John 1:19-28

“Who do you think you are?” usually comes with a particular tone attached. We might hear it when someone thinks that a person has overstepped their authority or expertise. Do you hear this tone in verse 19 when priests and Levites ask John, “Who are you?” (v. 22).

How does John sound when he responds? In our current conversational climate, “defensive” is the tone that often wins the day. If John were being advised on how to respond now, he might hear “lead with your résumé, offer character references, and include how many people you’ve baptized.” Instead, John confesses to the religious leaders who he is not. When his interviewers want more than his humble response, he describes his mission and points to the one he serves: “I am the voice of one crying out in the wilderness, ‘Make straight the way of the Lord,’” as the prophet Isaiah said (v. 23). 

I can’t think of a clearer way to say what people of faith are called to do: raise our voices in the wilderness to make a path for Christ’s coming. John models how to present ourselves to world. Humility speaks volumes with its compelling witness. We are not the Messiah, though people of faith sometimes act like they could or should be.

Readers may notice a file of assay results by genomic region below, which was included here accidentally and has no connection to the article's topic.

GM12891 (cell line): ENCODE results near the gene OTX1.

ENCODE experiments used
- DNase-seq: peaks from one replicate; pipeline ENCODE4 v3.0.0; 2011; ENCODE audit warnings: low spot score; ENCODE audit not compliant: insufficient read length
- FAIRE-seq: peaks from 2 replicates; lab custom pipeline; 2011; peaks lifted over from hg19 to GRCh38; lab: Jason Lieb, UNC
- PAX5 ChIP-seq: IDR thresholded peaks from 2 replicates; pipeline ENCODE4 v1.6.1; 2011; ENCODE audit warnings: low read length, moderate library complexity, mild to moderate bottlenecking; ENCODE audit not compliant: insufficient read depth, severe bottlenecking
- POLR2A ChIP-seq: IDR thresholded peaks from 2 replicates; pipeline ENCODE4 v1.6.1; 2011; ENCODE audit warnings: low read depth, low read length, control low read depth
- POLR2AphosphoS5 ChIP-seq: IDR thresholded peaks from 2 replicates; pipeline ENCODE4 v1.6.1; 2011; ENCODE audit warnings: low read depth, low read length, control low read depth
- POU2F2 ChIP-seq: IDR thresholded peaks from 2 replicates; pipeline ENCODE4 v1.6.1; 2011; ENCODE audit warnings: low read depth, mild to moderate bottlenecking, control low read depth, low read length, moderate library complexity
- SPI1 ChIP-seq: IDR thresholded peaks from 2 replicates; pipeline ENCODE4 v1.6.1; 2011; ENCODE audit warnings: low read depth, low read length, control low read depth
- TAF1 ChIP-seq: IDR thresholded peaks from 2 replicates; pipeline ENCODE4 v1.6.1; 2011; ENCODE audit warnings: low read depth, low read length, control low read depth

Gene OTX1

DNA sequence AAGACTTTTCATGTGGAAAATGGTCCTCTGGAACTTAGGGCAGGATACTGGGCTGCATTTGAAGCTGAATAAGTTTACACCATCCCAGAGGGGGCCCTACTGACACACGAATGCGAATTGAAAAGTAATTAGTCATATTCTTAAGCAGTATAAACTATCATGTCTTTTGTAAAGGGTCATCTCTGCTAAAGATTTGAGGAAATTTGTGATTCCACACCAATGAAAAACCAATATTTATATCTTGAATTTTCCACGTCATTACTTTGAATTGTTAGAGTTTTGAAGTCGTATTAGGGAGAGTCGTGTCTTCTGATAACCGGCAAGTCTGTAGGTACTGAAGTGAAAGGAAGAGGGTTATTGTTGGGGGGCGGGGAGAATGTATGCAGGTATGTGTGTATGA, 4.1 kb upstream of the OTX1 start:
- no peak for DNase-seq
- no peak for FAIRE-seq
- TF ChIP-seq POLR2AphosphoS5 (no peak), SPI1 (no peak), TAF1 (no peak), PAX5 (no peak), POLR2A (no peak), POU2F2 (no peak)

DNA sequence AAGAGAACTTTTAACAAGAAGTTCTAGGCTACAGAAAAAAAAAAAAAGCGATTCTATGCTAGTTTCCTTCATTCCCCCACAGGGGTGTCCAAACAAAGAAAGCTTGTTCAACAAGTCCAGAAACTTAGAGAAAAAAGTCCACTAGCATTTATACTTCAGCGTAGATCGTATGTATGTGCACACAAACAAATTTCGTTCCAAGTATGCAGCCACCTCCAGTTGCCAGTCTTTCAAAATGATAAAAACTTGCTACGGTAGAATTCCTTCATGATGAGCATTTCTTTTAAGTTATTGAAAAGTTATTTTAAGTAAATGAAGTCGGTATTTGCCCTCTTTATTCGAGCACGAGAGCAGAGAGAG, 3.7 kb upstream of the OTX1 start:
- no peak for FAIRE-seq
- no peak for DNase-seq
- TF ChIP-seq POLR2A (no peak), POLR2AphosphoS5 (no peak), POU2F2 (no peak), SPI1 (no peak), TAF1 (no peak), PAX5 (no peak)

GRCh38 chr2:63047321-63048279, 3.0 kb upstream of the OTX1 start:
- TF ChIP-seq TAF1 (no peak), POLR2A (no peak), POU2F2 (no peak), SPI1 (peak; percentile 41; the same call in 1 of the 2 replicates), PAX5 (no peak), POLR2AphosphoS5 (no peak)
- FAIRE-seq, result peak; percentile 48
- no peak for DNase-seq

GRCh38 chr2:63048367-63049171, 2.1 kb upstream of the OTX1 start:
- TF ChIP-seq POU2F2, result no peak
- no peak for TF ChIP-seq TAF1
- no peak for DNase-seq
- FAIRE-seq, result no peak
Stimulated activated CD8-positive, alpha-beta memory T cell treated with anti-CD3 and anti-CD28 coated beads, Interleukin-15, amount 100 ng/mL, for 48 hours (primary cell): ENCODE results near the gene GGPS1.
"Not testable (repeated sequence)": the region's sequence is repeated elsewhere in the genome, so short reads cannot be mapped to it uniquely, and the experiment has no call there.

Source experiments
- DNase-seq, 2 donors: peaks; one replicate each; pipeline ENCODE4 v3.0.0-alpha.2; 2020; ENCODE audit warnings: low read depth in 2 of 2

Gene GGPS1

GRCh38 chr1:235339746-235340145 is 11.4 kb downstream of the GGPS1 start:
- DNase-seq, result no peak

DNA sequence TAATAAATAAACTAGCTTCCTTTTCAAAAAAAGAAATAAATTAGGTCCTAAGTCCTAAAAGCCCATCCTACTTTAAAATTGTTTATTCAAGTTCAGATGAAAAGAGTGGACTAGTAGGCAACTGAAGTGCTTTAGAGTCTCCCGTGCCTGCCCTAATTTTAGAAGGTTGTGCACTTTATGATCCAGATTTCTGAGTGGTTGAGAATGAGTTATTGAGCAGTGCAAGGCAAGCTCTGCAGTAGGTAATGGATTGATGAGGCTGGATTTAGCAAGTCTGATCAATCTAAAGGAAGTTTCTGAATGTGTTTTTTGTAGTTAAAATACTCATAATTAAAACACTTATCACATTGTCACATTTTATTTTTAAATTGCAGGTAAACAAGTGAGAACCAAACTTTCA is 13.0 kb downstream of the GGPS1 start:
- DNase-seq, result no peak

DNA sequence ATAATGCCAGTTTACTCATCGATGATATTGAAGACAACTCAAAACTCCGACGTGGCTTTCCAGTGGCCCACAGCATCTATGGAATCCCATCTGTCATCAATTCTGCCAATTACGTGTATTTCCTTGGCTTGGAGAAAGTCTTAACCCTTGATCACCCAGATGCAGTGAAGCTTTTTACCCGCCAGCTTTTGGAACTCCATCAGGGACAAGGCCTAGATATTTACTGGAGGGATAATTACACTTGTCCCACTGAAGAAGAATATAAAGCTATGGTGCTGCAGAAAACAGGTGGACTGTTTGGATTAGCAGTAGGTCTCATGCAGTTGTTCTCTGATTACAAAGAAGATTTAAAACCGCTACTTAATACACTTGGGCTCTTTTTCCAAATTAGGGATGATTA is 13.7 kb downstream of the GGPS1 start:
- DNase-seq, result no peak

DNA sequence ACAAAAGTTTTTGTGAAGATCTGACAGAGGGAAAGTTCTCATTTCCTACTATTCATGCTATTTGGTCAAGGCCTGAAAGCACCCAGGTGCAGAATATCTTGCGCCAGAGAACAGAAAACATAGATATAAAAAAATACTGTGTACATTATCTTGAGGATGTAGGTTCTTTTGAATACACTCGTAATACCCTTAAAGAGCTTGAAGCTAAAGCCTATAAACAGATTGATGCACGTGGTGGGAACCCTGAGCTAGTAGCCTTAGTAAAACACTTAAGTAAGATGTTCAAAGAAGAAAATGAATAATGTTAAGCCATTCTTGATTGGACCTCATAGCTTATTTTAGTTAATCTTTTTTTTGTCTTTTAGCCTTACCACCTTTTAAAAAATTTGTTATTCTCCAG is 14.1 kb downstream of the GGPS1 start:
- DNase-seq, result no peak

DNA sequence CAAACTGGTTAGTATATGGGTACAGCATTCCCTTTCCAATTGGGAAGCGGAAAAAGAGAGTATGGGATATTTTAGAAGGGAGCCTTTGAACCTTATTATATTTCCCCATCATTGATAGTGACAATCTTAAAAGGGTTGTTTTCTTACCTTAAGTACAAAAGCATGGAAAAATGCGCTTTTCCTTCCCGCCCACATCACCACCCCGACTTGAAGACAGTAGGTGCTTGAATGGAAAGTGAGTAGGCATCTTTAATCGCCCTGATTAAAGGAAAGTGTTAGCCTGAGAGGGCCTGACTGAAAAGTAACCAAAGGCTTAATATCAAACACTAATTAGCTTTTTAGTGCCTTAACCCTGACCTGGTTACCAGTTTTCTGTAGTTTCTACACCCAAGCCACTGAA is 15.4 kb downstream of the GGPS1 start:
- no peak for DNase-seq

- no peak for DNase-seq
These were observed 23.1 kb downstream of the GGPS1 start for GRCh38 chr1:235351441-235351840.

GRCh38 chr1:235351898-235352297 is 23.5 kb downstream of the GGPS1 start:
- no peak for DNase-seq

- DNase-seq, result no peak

We are those voices that make room for the One who comes. We can clear off the distractions on our desks and calendars that keep us from being attentive to God’s work. We can remind others to pay attention to what matters most. We can speak up in meetings when conversation strays from our true purpose. These weeks that are intended to prepare our hearts for Christmas can remind us of who we are. We are those making a path for God’s advent in the world.


When you envision a way “made straight” for the Lord, what work needs to be done? What barriers, twists, or turns could you address to make way for God’s advent in your life?


Loving Savior, thank you for choosing to be present with us. May I treasure your presence enough to remove from my life all that distances or distracts me from you. Amen.

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